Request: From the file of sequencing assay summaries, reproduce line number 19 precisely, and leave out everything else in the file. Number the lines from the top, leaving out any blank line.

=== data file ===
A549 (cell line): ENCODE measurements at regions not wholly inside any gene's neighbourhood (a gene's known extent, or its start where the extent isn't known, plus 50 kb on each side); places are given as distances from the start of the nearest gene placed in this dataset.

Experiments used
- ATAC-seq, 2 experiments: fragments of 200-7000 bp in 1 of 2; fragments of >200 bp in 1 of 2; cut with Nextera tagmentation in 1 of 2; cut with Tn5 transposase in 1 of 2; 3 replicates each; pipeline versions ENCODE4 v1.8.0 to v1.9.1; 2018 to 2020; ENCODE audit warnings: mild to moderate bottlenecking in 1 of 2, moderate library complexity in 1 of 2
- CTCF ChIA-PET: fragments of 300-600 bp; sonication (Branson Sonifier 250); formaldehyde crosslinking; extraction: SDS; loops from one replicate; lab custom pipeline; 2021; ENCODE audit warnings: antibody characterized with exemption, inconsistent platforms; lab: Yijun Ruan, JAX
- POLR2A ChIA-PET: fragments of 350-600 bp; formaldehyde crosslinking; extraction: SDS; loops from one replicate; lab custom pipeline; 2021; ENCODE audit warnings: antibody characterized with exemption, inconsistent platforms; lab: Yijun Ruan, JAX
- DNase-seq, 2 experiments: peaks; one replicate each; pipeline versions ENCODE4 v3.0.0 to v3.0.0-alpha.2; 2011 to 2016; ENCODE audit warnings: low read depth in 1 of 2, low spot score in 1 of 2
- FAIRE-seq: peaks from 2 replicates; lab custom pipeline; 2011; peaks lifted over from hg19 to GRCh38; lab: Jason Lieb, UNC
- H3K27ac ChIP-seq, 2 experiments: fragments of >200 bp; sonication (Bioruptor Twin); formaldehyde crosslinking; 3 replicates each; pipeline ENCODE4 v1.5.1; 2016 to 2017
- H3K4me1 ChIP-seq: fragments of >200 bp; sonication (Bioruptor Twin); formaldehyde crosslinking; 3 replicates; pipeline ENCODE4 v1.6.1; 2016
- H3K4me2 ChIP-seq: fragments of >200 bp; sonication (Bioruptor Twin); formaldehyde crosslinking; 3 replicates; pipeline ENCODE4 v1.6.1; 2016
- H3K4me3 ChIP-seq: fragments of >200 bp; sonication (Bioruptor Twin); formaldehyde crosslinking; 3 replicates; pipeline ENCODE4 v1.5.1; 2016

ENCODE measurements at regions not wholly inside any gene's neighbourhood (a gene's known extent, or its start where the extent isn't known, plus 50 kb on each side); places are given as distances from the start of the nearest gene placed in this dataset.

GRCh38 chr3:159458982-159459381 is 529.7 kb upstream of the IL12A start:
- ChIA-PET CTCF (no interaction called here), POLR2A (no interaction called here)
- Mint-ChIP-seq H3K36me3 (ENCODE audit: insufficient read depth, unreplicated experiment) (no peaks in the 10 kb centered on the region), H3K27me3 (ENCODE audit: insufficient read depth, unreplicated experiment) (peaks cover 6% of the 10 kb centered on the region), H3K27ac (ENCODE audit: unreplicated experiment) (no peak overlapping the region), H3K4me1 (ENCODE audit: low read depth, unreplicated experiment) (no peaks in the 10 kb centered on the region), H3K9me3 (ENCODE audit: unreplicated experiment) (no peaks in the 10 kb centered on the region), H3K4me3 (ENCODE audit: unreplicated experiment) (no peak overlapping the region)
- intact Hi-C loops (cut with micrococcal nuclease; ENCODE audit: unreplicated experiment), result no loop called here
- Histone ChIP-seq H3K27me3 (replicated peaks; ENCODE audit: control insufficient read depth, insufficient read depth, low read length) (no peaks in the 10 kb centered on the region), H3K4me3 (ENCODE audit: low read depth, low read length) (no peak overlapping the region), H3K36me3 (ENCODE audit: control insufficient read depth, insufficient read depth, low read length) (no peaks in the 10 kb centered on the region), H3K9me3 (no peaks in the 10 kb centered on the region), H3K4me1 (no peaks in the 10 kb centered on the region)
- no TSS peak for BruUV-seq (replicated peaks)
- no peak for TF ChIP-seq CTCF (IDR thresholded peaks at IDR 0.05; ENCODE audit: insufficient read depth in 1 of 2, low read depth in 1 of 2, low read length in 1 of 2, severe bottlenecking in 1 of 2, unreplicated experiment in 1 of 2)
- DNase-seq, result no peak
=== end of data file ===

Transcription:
- no peak for TF ChIP-seq CTCF (IDR thresholded peaks at IDR 0.05; ENCODE audit: insufficient read depth in 1 of 2, low read depth in 1 of 2, low read length in 1 of 2, severe bottlenecking in 1 of 2, unreplicated experiment in 1 of 2)